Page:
Headline: Man practicing open carry law robbed of gun

As editor of BuckeyeFirearms.org, I have the opportunity to read articles posted to our site well in advance - even weeks in advance, as is sometimes the case when an author submits a draft for consideration. And so it is that I've had several weeks to ponder Gerard Valentino's recently-published "Top Ten Threats to Gun Rights in 2015," and his decision to list "Open Carry Extremists" as the number one threat to gun rights.

Although Valentino's article focused on antagonistic individuals who are seeking confrontations with law enforcement, politicians or business owners, my mind kept going back to an article I read recently involving a man who had his openly-carried gun stolen from him.

From Portland, Oregon's CBS affiliate, KOIN:

William Coleman III was robbed of his Walter- brand P22 just after 2:00 a.m. October 4 in Gresham by a young man who asked him for it — and flashed his own weapon as persuasion.

Coleman, 21, was talking to his cousin in the 17200 block of NE Glisan St., after purchasing the handgun earlier that day, when a young man asked him for a cigarette, police said.

The man then asked about the gun, pulled a gun from his own waistband and said “”I like your gun. Give it to me.”

Coleman handed over the gun and the man fled on foot.

The armed robber was described as roughly six feet tall, wearing grey sweatpants, a white T-Shirt and flip-flop sandals.

Similiar incidents have happened in Wisconsin and Michigan.

On the other hand, I read a lot of firearms-related news media reports every day, and have done so for many years now, and I can't think of a single incident in which a concealed carry licensee was taken by surprise and had their concealed gun taken away from them. I'm not saying it's never happened, but it stands to reason that a thug is much less likely to try and steal something from you when they don't know it's there.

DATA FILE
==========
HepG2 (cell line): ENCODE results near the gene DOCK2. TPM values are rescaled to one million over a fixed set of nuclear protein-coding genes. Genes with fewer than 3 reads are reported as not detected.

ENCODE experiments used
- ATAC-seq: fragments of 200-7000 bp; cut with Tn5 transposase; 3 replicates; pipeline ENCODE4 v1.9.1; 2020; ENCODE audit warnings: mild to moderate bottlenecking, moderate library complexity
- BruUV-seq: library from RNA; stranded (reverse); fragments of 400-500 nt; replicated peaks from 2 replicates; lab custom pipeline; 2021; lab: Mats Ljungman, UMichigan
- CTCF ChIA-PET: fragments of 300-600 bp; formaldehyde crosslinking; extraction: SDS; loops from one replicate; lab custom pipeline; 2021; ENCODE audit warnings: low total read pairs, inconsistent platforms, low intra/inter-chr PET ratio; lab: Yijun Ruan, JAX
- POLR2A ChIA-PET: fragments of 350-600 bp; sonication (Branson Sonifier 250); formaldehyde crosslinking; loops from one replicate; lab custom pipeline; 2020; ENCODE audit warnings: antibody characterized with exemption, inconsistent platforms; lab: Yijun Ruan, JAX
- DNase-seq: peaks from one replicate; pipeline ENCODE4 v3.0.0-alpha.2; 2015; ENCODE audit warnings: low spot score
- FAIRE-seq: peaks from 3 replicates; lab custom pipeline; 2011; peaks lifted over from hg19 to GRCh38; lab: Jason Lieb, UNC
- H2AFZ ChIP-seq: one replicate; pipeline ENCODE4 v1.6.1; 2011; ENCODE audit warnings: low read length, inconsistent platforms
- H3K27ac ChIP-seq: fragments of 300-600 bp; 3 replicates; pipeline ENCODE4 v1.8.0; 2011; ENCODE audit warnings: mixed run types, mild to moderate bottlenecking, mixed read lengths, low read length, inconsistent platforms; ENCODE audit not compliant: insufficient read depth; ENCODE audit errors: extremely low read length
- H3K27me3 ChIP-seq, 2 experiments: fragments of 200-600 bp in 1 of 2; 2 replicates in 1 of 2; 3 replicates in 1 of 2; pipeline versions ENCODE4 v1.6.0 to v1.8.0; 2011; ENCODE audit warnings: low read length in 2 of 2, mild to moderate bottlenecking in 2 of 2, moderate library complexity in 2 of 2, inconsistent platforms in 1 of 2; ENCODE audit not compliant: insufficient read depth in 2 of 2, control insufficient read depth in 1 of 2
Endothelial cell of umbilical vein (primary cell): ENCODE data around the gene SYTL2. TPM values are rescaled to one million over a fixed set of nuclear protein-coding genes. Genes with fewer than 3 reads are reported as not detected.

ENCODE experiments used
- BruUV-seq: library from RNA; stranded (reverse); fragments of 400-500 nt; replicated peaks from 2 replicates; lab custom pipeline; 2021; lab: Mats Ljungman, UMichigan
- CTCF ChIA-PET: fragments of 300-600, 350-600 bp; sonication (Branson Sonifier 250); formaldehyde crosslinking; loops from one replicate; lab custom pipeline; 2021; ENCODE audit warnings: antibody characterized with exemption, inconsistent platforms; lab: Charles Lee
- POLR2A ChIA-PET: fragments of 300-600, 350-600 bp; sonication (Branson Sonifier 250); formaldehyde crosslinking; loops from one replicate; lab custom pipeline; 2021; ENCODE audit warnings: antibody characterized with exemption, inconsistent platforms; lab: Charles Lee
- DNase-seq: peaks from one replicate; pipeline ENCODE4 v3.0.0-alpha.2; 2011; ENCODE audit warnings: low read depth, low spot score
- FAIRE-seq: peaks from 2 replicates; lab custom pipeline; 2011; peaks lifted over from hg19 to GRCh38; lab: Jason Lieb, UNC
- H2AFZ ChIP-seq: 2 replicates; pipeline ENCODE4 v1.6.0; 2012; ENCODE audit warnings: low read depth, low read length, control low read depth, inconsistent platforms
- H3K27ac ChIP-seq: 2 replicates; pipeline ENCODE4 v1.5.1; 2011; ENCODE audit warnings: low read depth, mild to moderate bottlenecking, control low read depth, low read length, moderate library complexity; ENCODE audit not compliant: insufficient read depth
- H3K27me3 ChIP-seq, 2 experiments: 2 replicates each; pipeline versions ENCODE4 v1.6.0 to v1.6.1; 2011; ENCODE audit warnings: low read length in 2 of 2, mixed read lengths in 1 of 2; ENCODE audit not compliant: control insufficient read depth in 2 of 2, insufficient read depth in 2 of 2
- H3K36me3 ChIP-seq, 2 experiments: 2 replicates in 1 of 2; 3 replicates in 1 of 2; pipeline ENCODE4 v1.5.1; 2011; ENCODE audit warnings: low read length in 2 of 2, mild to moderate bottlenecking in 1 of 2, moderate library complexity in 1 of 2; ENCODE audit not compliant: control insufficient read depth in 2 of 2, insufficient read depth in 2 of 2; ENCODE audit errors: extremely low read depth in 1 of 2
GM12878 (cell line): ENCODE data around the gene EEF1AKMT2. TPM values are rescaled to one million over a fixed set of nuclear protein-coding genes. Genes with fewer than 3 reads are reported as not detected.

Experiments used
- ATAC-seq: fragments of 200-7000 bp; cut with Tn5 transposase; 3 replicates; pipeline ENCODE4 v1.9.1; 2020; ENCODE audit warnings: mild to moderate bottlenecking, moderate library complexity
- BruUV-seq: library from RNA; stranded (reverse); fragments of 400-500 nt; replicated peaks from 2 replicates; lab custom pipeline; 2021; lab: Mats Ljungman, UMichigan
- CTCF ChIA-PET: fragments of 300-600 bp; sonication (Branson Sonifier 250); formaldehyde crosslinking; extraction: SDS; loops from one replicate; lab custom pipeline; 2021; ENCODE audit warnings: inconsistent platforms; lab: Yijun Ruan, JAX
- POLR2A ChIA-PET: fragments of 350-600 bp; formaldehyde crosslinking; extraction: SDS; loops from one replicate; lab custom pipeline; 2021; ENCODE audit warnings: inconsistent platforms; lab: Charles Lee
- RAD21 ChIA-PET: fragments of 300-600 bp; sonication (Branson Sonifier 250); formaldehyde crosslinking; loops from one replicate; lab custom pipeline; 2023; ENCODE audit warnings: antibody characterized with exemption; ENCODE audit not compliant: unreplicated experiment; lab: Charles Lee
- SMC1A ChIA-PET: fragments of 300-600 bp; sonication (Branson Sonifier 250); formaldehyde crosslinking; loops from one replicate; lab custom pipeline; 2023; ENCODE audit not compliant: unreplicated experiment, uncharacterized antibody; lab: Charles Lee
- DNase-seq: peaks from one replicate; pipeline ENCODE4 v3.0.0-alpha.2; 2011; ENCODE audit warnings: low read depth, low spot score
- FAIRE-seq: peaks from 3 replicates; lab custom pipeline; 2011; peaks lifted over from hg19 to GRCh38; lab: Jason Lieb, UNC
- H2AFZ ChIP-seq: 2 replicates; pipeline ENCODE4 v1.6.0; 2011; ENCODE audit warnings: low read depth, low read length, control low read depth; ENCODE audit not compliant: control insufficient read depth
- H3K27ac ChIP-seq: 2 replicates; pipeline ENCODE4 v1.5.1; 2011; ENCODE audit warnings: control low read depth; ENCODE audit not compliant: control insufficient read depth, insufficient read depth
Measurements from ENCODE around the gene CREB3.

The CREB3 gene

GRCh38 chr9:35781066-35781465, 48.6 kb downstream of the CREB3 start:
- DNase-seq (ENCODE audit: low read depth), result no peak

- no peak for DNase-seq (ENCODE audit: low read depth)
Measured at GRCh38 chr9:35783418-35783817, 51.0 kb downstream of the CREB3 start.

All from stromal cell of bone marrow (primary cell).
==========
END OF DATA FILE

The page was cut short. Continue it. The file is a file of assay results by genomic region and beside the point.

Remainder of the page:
As these examples prove, openly-carried firearms may not be much of deterrent to today's street thugs - even ones wearing flip-flops. Instead, a gun worn so that others know it is there may be perceived as nothing more than an invitation to take it.

I am glad open carry is legal in Ohio. I want it to remain legal in Ohio. That being said, I share law enforcement and TDI instructor Greg Ellifritz's conclusion that the perils of open carry are such that it just isn’t a very good idea most of the time.

Chad D. Baus is the Buckeye Firearms Association Secretary, BFA PAC Vice Chairman, and an NRA-certified firearms instructor. He is the editor of BuckeyeFirearms.org, which received the Outdoor Writers of Ohio 2013 Supporting Member Award for Best Website.

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